Issues for landlords under English law
As the financier is a landlord pursuant to the lease, it retains the risks that pertain to such status under English law. Therefore, if a customer fails to fulfil its maintenance and repair obligations and the financier (as landlord) exercises its rights under the lease to carry out such works, the financier will owe a duty of care to all persons who might reasonably be expected to be affected by defects in the sate of the property. Furthermore, if the financier is at any point considered to have control over any parts of the property (perhaps only relevant when the financier enforces its security or the lease is forfeited by the financier), it will owe a duty of care to see that visitors will be reasonably safe in the property for the purpose for which they were invited or permitted to be there. Moreover, there are potential environmental risks for the financier as the ultimate owner of the property if it has not undertaken proper environmental due diligence or procured appropriate covenants from the customer.
Under sharia, a lessee pays a landlord rent for the right to occupy a property. If a customer's use of the property is impaired, particularly if the property is destroyed, they can be denied the benefit of the lease and cannot be compelled to continue paying rent. This is in contrast with a conventional loan where the customer continues making payments under the loan if the property is destroyed until the insurance proceeds are received.
Floating rent rates
Under sharia, the amounts payable by the parties must be stated, otherwise the contracts will be void for uncertainty. There is a theoretical argument that floating rates of rent are potentially uncertain. However, to cater for such uncertainty in floating rent rate contracts there would be a defined ‘rent period' during which the rate of rent payable by the customer is fixed. The rent payable in a subsequent rent period would be determined prior to the commencement of the relevant rent period. The customer would be granted an option to settle their outstanding obligations early if they are unhappy with the revised rent, or they may accept the revised rent and the lease would continue.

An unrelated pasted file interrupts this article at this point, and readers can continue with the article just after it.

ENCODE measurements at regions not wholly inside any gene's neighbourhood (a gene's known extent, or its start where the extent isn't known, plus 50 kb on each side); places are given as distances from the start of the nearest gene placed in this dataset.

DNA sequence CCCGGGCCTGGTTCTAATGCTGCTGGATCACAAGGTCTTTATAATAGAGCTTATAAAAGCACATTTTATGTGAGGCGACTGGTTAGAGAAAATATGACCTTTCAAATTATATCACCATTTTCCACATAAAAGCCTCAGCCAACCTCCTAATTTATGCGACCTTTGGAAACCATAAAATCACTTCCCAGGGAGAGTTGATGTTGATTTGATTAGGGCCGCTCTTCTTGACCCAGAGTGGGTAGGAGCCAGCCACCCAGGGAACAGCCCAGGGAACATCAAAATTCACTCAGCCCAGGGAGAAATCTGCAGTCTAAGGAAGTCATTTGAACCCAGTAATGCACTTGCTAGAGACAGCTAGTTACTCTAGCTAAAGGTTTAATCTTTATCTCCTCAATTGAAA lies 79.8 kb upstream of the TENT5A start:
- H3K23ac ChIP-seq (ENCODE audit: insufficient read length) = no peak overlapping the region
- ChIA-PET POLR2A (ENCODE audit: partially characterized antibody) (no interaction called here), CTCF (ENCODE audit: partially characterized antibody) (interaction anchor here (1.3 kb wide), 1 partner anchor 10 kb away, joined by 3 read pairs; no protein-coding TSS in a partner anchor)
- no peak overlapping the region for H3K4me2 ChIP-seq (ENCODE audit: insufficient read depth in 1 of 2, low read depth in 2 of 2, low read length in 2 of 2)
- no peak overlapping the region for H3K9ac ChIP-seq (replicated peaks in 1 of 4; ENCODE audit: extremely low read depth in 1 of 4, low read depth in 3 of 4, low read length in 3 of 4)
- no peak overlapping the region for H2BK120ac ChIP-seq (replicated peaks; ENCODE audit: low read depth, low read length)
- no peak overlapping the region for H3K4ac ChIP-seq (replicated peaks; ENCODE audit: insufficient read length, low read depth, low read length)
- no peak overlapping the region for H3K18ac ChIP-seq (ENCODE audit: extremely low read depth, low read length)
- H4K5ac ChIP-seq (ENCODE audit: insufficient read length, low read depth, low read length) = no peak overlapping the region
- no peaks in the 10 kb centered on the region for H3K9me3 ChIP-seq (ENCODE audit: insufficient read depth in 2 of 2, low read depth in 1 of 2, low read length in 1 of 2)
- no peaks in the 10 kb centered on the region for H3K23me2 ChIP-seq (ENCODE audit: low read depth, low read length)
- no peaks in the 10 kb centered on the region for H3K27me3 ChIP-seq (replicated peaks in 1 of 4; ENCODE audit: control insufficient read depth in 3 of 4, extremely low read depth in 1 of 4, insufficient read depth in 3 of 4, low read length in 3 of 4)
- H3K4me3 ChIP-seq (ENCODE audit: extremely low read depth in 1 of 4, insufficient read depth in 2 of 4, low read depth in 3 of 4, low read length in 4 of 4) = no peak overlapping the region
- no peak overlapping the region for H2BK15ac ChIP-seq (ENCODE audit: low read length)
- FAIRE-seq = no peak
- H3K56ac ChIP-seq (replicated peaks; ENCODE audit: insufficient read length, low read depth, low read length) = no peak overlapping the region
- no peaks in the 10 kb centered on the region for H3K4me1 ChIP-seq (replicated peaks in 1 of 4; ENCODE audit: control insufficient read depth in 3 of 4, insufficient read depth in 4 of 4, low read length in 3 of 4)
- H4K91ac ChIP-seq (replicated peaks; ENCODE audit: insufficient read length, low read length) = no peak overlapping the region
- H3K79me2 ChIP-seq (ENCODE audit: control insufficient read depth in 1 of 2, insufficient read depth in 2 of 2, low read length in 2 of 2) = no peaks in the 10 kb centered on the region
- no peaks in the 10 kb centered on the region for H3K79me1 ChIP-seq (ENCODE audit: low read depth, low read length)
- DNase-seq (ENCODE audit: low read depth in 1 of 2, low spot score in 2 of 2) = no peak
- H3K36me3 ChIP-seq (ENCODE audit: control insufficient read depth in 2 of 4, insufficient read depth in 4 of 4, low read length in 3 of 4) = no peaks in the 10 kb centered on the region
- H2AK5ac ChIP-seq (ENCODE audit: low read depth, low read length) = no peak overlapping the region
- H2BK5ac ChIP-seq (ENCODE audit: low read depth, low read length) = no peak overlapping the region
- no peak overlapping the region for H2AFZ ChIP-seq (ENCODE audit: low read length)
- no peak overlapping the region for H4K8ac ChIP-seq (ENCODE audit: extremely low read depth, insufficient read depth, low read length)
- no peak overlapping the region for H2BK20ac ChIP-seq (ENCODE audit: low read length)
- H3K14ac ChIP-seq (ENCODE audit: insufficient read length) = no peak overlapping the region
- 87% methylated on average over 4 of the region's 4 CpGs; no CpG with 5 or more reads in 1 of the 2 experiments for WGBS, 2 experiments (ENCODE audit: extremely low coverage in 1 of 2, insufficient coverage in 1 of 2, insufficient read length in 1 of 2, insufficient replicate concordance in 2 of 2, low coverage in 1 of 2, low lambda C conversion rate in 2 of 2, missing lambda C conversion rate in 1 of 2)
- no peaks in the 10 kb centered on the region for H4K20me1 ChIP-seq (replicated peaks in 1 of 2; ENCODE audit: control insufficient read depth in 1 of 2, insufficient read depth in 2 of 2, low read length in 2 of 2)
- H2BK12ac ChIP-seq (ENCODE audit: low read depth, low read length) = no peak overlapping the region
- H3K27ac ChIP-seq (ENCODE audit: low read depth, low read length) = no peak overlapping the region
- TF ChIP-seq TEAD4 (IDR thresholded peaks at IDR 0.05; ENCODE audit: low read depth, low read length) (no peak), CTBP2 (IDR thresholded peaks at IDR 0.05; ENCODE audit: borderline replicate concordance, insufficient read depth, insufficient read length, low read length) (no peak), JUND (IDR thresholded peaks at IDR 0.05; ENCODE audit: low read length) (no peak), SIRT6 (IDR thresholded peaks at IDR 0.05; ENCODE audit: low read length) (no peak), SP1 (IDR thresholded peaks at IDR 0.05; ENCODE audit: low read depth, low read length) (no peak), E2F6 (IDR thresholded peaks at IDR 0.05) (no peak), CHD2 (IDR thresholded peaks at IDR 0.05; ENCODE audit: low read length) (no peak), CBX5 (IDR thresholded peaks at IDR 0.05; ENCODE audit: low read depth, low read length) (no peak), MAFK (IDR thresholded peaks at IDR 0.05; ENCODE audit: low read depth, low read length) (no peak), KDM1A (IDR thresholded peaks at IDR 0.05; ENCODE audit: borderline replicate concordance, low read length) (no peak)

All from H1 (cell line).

If the customer were to purchase the financier's entire share in the property prior to the agreed date, the Diminishing Musharakah Agreement will be terminated. As a consequence, the reference amount of the rent (i.e. the outstanding investment of the financier) will be reduced and rent will no longer be payable. There is no justification under sharia, however, for the financier to charge the customer breakage costs for early settlement.
An Islamic bank providing a Diminishing Musharakah product, as a landlord, is required to take the extra step of ensuring that the use of the property leased to the customer is sharia-compliant. Although a conventional bank is not subject to such requirements by sharia, a financier must be wary of the reputational risk of providing a Diminishing Musharakah product to a customer who intends to use the property for a use that is not sharia-compliant (e.g. as a brewery).